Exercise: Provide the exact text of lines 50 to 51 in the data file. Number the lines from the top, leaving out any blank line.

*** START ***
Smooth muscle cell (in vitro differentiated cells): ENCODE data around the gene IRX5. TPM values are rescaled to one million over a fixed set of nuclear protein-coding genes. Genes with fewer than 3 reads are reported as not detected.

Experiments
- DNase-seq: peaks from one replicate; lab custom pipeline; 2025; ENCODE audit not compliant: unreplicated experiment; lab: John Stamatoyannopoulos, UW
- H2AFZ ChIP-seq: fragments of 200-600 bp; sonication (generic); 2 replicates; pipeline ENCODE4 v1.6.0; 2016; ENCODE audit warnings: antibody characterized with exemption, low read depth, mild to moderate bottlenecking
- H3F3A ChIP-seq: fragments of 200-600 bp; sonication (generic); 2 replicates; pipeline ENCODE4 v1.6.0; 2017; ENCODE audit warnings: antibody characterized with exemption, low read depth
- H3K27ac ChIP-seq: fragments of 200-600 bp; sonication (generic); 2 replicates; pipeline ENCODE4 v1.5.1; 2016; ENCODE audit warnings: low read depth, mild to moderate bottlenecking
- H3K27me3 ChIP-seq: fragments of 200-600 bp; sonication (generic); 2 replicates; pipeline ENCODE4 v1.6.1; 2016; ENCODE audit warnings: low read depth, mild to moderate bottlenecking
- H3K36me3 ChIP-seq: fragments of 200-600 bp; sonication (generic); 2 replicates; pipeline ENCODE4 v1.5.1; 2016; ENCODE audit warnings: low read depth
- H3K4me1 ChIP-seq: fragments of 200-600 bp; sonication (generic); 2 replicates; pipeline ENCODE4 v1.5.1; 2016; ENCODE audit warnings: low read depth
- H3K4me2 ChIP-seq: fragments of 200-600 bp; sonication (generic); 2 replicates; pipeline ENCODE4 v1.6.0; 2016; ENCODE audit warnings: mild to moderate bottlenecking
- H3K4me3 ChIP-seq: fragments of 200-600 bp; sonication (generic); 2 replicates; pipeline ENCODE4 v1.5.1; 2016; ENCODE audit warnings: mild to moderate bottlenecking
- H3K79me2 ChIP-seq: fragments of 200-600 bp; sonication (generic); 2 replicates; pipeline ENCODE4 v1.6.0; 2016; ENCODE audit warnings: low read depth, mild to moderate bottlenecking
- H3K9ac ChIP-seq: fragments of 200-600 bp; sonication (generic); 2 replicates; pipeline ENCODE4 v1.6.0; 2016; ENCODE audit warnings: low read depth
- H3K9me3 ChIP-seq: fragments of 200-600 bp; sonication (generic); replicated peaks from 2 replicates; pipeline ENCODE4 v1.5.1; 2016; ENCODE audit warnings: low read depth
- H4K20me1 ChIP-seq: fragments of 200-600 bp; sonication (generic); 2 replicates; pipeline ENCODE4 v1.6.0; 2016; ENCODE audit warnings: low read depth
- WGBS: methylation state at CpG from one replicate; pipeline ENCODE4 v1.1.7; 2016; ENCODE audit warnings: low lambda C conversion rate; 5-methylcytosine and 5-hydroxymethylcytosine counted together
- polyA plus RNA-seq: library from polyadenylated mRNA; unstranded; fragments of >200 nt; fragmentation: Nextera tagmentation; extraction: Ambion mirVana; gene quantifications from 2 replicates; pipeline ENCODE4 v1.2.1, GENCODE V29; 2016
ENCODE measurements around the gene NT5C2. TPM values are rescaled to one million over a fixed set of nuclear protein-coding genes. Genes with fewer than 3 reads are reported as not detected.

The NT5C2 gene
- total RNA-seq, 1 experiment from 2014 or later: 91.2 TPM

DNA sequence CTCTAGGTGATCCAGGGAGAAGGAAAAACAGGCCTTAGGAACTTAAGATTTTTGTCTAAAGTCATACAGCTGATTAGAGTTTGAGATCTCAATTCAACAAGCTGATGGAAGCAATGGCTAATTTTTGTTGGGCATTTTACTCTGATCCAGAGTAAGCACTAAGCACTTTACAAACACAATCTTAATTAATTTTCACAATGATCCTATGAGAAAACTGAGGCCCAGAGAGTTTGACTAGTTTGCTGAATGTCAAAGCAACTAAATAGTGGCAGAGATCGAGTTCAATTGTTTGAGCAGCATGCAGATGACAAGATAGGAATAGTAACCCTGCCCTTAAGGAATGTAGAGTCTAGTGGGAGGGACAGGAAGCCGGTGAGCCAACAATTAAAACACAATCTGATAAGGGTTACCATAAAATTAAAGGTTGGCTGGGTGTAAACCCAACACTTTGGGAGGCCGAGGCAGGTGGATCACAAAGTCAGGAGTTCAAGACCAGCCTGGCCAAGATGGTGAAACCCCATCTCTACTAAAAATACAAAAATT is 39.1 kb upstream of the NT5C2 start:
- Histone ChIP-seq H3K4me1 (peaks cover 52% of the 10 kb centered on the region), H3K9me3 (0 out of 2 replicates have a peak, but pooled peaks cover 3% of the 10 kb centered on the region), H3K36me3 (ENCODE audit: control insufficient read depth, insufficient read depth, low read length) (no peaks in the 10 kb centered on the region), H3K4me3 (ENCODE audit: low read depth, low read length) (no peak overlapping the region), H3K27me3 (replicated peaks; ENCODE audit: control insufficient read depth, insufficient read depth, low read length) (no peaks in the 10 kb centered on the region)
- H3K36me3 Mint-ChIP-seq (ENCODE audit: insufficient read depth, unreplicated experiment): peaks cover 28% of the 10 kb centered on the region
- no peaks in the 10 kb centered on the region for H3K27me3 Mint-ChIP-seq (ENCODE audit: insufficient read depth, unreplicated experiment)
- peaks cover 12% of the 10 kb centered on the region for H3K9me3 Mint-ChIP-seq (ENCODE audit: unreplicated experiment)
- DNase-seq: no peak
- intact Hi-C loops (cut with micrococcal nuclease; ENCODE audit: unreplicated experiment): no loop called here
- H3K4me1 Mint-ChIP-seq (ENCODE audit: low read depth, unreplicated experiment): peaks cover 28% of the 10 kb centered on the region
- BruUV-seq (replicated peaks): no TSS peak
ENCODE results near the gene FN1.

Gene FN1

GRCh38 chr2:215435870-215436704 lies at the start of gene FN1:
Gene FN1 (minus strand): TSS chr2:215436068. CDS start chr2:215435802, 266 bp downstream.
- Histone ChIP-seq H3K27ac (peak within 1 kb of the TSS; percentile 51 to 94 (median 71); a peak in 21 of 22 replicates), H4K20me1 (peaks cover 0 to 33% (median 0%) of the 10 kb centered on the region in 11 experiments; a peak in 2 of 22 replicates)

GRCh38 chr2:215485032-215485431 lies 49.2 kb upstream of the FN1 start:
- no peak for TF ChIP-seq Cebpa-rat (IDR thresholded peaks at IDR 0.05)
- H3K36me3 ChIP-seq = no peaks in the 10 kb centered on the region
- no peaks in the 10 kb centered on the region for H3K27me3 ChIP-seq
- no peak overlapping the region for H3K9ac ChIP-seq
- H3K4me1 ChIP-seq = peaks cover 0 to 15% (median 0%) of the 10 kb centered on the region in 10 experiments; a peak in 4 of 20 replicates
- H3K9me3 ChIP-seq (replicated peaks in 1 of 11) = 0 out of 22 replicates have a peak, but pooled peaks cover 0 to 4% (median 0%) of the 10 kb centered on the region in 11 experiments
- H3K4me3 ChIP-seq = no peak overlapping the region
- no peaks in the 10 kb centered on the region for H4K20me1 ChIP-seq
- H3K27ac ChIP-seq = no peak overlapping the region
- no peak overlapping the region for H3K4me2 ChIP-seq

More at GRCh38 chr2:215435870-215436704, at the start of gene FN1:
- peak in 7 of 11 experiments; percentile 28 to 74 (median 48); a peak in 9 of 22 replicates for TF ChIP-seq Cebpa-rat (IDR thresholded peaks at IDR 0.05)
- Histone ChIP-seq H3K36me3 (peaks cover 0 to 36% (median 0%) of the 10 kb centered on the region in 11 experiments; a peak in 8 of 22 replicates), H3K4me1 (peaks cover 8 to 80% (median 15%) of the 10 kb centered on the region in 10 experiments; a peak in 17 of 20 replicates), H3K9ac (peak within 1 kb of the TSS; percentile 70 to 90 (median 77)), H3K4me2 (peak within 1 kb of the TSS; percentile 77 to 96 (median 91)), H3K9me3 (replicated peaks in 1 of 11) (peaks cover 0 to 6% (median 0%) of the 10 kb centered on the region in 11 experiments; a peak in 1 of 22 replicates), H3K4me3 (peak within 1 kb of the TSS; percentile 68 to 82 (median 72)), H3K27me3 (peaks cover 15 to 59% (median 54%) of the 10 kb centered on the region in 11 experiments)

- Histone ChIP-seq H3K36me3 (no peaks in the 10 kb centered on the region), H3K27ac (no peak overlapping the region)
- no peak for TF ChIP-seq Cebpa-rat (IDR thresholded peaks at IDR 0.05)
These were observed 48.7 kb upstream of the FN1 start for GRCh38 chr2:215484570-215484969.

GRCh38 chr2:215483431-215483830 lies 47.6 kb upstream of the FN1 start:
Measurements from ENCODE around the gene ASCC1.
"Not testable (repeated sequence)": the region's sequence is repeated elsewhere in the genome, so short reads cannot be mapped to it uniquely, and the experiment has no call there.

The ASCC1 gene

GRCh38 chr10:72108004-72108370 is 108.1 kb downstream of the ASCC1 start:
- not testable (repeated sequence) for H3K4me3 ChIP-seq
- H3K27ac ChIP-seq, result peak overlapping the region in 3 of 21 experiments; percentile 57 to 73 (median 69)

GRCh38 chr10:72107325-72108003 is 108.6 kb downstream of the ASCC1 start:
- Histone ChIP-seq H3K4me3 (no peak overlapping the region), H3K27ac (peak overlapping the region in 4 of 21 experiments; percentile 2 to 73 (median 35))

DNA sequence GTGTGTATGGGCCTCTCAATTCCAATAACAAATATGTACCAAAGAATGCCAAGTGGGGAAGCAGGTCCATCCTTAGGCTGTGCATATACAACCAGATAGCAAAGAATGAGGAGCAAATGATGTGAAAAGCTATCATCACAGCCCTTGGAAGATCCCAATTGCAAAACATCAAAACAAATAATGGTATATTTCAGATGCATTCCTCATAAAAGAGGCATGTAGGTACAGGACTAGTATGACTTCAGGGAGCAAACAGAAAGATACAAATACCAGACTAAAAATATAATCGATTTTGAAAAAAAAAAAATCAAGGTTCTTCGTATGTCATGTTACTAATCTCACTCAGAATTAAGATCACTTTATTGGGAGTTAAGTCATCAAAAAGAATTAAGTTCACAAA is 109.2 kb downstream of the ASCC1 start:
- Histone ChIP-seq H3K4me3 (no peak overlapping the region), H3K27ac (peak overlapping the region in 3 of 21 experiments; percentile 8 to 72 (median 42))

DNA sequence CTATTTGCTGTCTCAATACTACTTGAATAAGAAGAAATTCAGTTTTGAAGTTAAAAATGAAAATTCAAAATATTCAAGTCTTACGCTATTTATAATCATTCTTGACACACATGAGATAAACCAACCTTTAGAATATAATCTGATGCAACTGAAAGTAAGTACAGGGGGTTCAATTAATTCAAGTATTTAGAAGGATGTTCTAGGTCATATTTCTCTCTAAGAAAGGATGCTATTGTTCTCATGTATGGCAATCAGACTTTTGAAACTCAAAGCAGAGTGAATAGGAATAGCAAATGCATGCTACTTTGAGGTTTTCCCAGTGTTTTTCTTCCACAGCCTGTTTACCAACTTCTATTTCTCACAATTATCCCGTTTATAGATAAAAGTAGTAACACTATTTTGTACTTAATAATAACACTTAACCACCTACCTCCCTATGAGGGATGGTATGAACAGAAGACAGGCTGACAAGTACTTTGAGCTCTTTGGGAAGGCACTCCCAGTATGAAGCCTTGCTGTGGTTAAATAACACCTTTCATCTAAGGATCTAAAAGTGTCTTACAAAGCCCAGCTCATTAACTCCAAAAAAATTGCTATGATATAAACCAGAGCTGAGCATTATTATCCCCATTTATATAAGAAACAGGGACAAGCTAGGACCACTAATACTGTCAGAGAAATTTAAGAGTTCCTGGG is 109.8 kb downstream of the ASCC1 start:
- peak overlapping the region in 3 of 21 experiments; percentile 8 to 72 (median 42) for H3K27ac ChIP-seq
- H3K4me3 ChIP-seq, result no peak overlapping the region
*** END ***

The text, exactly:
- no peak for TF ChIP-seq Cebpa-rat (IDR thresholded peaks at IDR 0.05)
These were observed 48.7 kb upstream of the FN1 start for GRCh38 chr2:215484570-215484969.